• You keep saying "no good reason" as if your opinion is irrefutable fact. Changing the title to retain the integrity of the name is a very good reason. Site consistency is a second very good reason.
          • You may disagree with these two reasons, but it is the height of hubris for you to declare that your POV is stone cold fact and that anyone who disagrees with you has "no good reasons." That is one more example of your bullying behavior. Other editors should know that on your talk page, where I was resolutely polite, you called me names — very mature — and even gave your amateur opinion of that I was mentally ill. That is the kind of hostile, irrational person we're dealing with in you. Someone who verbally bullies another person who has been polite as a lamb has no conscience and certainly not the empathy that all normal adults are supposed to have. Since you feel it's OK for you to make mental-health pronouncements, then it'd be hypocritical of you to object to my doing so: Someone without conscience or empathy is the definition of a sociopath. Perhaps you're in the shallow end of that spectrum, but a verbally abusive bully is a type of sociopath. Are you feeling what I felt now when you verbally abused me? I'm sure you don't — because you have no conscience or empathy for other people and you think it's perfectly OK to call people names and insult them. --Tenebrae (talk) 23:04, 18 March 2012 (UTC)
  • Comment what is the WP:COMMONNAME ? I've seen this site referred to as "Salon.com" 65.92.181.184 (talk) 22:51, 17 March 2012 (UTC)
    • It's referred to as both, just as Radar Online is also frequently referred to as RadarOnline.com. This is all coming down to DeLarge's personal, POV preference.--Tenebrae (talk) 23:04, 18 March 2012 (UTC)
    • Salon. They used to be branded Salon.com, iirc, but changed it. Obviously it can be difficult to google a comparison, but you can try by using some of their writers' names like "Alex Pareene". Most of the replies come back with their email addresses, but of the actual references to their articles, Salon seems to predominate. (In addition to simply being the actual, official name of the product). — LlywelynII 16:17, 19 March 2012 (UTC)
  • Strong Support, for precision.

    This article is not about a URL – it's about a website magazine whose proper name is clearly Salon (technically, they registered SALON, but there are wiki policies to ignore that & even they don't write it that way). This is not even a debatable case like TMZ.com whose managing company is in fact named that: Salon is managed by Salon Media Group, Inc. (If the article were altered to concern the company rather than the product, that'd make a fine name as well.) — LlywelynII 16:01, 19 March 2012 (UTC)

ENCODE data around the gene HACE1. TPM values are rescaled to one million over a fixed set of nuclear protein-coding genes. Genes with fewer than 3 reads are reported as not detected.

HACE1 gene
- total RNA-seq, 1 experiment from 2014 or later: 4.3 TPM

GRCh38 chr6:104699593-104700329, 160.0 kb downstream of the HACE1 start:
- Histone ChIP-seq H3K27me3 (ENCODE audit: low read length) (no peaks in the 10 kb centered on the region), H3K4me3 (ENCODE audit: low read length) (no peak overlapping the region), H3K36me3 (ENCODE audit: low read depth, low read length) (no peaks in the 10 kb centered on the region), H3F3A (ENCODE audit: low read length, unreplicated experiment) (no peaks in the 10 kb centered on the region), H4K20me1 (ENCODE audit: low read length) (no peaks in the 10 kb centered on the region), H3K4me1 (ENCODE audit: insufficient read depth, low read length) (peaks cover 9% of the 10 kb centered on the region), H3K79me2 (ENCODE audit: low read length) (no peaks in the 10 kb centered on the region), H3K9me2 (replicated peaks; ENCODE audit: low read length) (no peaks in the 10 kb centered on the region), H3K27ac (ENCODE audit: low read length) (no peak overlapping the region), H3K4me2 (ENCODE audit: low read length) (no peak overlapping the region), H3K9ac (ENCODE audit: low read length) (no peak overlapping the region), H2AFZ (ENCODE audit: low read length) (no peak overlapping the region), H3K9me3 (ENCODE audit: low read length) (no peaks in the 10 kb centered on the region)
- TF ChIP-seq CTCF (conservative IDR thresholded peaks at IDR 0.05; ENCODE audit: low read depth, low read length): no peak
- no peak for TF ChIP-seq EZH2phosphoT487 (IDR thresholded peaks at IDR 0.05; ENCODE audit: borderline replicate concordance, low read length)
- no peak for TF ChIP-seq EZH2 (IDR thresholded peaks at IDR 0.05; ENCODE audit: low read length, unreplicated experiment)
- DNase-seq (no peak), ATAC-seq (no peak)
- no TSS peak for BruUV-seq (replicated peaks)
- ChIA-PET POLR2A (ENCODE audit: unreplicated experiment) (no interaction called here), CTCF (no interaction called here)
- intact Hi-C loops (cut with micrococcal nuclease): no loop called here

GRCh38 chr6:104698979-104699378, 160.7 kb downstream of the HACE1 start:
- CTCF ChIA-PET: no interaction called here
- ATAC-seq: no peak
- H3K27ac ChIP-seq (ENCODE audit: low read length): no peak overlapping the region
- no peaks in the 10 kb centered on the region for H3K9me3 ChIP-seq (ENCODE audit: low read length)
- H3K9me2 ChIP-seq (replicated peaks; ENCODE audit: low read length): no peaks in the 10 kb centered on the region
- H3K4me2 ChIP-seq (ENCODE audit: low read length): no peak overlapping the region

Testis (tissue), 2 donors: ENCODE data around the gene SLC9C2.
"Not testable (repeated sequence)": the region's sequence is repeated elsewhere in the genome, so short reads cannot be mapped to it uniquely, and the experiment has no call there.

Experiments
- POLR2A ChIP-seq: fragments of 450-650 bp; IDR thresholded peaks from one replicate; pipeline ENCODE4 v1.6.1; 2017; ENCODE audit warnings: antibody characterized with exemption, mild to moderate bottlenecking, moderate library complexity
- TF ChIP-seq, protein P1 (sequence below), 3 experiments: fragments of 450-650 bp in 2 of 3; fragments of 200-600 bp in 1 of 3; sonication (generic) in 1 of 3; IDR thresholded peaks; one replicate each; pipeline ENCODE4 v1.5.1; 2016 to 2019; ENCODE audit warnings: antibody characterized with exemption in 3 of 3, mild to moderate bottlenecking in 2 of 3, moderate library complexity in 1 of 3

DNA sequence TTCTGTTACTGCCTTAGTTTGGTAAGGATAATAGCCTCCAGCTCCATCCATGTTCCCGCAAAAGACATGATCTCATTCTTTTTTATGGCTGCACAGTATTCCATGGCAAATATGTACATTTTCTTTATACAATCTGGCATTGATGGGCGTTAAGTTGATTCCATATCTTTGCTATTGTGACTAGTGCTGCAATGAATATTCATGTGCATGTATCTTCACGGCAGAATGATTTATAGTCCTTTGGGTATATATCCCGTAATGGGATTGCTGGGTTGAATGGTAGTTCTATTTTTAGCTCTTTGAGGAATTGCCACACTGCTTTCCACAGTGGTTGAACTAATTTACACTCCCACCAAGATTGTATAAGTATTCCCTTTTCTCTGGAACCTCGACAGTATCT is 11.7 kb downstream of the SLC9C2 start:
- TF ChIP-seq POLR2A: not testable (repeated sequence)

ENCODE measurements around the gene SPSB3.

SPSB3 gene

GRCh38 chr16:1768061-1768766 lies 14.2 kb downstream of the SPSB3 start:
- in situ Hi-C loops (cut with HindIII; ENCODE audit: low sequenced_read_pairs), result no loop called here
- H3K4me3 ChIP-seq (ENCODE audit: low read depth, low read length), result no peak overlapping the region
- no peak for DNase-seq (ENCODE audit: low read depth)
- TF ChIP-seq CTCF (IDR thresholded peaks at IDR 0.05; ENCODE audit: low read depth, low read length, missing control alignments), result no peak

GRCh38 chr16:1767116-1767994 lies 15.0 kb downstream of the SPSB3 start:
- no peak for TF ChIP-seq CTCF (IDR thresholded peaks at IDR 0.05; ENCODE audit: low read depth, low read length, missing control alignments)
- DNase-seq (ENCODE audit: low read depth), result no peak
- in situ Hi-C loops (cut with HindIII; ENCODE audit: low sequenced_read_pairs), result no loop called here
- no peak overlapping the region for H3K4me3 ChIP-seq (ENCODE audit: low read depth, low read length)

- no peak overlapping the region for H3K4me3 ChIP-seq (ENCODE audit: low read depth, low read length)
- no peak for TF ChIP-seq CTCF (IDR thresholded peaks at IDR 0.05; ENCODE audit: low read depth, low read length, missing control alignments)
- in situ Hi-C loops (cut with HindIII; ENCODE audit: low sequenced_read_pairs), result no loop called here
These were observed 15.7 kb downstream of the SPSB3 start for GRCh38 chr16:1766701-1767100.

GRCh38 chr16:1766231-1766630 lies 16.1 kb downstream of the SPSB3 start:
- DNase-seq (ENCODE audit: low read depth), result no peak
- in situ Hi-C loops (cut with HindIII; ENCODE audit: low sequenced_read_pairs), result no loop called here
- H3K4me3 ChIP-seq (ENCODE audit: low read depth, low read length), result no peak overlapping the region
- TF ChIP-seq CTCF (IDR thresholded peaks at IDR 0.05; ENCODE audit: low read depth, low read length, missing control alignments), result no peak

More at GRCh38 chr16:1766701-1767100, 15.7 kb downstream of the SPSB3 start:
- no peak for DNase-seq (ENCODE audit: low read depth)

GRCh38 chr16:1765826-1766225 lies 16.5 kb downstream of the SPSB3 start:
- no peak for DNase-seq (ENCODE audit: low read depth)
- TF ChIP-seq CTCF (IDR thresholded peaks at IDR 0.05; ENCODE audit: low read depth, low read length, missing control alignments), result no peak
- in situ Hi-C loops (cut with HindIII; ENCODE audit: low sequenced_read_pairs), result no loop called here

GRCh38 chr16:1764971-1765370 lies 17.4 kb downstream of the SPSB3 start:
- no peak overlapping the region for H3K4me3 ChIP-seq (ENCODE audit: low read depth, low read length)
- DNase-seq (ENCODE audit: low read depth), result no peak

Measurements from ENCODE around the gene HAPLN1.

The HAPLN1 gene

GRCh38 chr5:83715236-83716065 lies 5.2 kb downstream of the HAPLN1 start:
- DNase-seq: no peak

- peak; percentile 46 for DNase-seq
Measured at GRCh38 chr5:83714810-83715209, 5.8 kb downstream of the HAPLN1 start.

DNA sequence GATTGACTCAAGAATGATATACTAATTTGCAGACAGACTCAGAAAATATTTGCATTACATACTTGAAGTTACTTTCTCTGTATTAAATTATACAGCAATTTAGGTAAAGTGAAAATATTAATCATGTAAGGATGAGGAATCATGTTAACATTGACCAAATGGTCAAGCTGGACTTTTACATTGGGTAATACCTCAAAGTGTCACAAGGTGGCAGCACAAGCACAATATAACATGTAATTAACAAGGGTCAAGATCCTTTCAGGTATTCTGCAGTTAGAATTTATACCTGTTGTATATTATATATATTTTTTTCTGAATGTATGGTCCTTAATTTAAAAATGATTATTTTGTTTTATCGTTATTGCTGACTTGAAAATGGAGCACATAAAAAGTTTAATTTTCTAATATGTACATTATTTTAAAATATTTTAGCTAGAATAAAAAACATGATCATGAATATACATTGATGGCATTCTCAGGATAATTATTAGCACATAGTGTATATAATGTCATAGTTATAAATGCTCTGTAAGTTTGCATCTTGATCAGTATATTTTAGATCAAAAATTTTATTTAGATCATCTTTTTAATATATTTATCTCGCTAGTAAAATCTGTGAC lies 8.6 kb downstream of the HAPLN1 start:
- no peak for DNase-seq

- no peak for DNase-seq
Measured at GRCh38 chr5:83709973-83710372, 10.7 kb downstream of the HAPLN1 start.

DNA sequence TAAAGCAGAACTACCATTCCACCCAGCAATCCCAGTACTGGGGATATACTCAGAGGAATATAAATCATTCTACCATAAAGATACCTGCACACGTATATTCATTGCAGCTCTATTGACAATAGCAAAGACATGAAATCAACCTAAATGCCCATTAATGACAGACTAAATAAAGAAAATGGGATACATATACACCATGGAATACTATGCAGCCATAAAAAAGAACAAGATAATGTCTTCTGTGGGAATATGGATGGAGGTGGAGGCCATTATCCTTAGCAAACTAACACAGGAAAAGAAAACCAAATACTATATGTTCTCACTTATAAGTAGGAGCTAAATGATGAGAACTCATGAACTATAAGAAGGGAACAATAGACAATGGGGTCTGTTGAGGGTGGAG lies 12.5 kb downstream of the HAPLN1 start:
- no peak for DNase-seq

• Support. The magazine is called Salon, not Salon.com. Shrigley (talk) 20:54, 19 March 2012 (UTC)
The above discussion is preserved as an archive of the proposal. Please do not modify it. Subsequent comments should be made in a new section on this talk page. No further edits should be made to this section.

Some info is out of date[edit]

Some info on Salon's corporate structure is out of date. It is based on this 8-K form from July of 2011, but there is a more recent 8-K form here, from May of 2012. I understand that the new 10-K form should be available June 28, which will have even more accurate info. It would be good to have the correct CEO listed, etc. – Quadell (talk) 18:00, 13 June 2012 (UTC)

Salon did announce a new CEO a week ago: http://www.salon.com/2012/06/06/introducing_salon%E2%80%99s_new_ceo/ Trinitresque (talk) 02:07, 14 June 2012 (UTC)

The day pass I believe is long since gone. It would be good to know the timelines of all the editors i.e when did Joan Walsh start? — Preceding unsigned comment added by 99.231.10.71 (talk) 14:35, 24 July 2012 (UTC)

This fluff piece needs a critical section[edit]

Using an obscure cite to praise needs to be counter-balanced for NPOV. — Preceding unsigned comment added by 97.95.129.245 (talk) 19:13, 31 August 2012 (UTC)

Requested move 2[edit]

The following discussion is an archived discussion of a requested move. Please do not modify it. Subsequent comments should be made in a new section on the talk page. Editors desiring to contest the closing decision should consider a move review. No further edits should be made to this section.

The result of the move request was: page not moved. Malcolmxl5 (talk) 19:14, 7 February 2013 (UTC)



Salon (website)Salon (magazine) – Per WP:CRITERIA, especially consistency. I understand the current name, especially since it was moved from Salon.com. But an online magazine is a type of magazine. Compare to the other members of Category:American online magazines, where this is the only article disambiguated as a website. WP:NCDAB says to use general terms as qualifiers, but I'm concerned that "website" is too general. See also Jarry1250's study of dab terms, where "magazine" appears in the list of most used terms and "website" doesn't. --BDD (talk) 21:56, 15 January 2013 (UTC)